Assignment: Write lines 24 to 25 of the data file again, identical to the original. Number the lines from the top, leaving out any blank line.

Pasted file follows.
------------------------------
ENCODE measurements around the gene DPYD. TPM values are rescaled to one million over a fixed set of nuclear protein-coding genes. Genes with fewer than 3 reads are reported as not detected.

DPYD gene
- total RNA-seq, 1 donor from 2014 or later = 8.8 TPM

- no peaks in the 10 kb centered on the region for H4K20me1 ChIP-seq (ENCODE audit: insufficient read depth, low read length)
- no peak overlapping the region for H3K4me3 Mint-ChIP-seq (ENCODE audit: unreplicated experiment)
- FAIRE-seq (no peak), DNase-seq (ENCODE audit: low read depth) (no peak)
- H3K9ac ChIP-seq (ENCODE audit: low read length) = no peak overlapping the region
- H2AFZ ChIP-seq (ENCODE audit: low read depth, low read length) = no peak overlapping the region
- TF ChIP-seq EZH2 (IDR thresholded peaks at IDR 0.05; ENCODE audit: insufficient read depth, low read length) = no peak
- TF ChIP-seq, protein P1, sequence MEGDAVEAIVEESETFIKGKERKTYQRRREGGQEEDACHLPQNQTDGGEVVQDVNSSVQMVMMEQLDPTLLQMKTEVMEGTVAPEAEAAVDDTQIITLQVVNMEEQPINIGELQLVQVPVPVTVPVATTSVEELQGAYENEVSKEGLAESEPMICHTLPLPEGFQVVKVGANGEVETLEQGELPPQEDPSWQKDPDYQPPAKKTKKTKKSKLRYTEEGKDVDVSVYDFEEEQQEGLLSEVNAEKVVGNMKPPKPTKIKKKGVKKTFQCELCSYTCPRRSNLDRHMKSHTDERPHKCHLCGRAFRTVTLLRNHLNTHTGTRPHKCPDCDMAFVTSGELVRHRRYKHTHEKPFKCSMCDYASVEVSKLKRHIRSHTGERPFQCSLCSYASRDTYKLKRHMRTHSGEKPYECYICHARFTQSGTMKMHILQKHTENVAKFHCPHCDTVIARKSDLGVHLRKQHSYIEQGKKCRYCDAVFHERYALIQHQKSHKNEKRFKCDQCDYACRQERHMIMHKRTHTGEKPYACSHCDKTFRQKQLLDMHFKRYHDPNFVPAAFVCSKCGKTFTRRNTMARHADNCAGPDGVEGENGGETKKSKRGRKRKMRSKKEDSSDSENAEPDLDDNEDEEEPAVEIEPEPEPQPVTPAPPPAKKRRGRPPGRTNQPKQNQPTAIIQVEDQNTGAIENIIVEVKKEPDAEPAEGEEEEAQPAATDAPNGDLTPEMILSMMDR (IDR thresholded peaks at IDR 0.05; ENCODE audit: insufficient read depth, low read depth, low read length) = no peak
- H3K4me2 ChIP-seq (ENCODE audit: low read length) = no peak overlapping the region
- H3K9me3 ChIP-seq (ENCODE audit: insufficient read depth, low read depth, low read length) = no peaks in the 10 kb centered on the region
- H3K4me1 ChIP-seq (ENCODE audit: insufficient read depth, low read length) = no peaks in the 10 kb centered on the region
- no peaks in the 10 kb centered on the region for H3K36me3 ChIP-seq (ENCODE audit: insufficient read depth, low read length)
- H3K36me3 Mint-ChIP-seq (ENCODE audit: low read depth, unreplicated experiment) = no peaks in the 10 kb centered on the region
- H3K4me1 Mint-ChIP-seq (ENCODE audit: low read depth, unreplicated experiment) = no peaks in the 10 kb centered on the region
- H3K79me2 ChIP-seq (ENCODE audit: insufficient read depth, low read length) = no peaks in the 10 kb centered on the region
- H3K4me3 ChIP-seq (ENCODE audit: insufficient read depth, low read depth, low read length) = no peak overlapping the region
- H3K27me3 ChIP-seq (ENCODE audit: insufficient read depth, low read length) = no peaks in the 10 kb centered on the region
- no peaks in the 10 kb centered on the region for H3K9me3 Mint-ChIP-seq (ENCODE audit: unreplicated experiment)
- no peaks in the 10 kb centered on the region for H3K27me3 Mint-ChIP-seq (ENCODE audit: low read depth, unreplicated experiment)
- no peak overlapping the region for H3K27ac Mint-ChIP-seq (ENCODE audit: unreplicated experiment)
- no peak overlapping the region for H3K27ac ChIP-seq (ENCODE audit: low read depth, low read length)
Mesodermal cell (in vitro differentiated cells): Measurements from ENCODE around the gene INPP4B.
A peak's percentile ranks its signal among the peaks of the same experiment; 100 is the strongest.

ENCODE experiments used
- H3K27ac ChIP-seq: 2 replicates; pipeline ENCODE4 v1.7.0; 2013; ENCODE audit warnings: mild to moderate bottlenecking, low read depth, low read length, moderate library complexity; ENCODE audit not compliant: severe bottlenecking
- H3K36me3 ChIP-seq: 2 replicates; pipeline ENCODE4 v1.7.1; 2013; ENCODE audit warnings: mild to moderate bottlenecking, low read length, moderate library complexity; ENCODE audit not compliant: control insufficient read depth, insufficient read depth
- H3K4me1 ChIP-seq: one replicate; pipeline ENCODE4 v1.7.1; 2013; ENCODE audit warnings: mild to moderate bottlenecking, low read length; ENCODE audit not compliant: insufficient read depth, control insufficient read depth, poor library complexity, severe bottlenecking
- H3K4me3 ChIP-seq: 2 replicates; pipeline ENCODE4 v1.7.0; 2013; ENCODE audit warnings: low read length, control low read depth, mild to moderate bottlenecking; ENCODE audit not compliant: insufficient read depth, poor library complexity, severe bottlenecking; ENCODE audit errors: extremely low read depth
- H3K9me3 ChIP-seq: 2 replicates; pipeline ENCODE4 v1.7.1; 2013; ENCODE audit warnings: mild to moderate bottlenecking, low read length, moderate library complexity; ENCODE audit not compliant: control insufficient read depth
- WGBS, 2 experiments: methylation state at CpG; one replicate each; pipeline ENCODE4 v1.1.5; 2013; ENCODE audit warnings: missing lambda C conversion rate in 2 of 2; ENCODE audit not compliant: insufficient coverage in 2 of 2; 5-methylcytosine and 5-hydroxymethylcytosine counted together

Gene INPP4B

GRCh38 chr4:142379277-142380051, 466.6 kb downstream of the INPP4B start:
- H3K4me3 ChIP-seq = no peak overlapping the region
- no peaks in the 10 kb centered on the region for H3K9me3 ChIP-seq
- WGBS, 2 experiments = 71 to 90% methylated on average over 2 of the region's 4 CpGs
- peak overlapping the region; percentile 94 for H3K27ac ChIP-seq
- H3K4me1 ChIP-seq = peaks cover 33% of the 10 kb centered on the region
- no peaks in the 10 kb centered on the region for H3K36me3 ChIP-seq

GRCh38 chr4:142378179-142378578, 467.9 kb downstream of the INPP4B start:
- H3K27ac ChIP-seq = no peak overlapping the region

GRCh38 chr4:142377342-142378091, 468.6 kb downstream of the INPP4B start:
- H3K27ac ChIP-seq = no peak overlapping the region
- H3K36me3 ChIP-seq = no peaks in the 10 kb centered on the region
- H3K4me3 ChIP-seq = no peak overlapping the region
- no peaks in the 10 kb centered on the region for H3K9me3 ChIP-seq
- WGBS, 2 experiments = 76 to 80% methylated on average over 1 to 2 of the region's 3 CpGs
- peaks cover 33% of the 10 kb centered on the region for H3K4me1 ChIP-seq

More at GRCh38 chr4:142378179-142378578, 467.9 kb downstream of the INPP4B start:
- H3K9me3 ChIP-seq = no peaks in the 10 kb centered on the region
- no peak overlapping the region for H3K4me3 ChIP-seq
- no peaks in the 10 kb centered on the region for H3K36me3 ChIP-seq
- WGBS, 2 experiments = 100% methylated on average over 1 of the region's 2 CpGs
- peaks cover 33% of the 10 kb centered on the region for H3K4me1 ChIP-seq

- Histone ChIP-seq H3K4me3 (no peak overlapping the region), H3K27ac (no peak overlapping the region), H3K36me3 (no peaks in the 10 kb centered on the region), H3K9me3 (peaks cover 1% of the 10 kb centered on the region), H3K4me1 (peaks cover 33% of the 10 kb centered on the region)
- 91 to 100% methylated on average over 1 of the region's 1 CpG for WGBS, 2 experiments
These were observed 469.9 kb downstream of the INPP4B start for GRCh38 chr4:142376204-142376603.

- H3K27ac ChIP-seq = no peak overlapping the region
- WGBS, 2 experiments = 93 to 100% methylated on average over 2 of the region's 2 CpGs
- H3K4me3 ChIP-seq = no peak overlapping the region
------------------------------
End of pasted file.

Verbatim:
Mesodermal cell (in vitro differentiated cells): Measurements from ENCODE around the gene INPP4B.
A peak's percentile ranks its signal among the peaks of the same experiment; 100 is the strongest.